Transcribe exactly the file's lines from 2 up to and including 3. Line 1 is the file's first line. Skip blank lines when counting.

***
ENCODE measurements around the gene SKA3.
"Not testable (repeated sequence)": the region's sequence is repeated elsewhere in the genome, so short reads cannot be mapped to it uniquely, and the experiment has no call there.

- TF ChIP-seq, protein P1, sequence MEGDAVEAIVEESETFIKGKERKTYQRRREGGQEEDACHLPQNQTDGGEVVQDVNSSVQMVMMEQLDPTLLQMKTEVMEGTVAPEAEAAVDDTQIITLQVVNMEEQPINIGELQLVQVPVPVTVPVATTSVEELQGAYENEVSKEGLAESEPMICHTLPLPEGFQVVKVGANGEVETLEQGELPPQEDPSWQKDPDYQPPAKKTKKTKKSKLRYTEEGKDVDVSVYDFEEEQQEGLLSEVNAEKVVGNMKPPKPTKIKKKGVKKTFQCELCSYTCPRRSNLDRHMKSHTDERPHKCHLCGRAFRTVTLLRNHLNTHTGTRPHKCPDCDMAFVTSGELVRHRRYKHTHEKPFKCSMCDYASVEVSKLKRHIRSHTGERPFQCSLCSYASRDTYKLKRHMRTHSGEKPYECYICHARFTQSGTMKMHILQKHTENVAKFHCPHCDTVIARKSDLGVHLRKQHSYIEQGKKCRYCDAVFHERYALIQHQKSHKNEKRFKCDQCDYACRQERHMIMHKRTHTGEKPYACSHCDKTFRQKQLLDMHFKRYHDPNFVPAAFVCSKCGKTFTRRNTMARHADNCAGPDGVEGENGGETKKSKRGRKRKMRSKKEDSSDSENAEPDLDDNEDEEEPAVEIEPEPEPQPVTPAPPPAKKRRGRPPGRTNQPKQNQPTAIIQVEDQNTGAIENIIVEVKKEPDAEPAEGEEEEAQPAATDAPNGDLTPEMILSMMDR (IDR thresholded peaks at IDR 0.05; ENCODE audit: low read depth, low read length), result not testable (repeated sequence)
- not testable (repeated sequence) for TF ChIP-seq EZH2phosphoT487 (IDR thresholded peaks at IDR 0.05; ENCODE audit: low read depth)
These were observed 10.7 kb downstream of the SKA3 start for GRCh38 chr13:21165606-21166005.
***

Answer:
"Not testable (repeated sequence)": the region's sequence is repeated elsewhere in the genome, so short reads cannot be mapped to it uniquely, and the experiment has no call there.

- TF ChIP-seq, protein P1, sequence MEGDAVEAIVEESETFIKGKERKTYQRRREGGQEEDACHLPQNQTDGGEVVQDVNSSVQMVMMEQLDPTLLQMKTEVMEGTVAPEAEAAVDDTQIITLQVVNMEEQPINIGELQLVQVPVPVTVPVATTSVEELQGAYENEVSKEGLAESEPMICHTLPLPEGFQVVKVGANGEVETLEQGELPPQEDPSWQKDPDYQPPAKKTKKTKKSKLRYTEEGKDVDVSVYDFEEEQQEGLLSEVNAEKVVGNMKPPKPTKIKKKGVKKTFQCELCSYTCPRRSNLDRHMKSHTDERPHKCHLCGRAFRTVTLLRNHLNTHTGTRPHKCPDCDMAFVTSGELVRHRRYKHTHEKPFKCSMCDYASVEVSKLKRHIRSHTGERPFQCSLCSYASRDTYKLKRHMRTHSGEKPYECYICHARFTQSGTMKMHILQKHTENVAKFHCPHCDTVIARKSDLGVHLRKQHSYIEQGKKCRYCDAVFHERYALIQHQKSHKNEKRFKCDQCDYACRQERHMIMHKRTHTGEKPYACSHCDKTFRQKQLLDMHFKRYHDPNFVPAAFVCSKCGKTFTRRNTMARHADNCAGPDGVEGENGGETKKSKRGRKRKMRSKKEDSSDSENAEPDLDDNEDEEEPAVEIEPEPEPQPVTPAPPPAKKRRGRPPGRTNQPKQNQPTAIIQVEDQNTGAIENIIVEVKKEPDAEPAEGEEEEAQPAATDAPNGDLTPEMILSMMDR (IDR thresholded peaks at IDR 0.05; ENCODE audit: low read depth, low read length), result not testable (repeated sequence)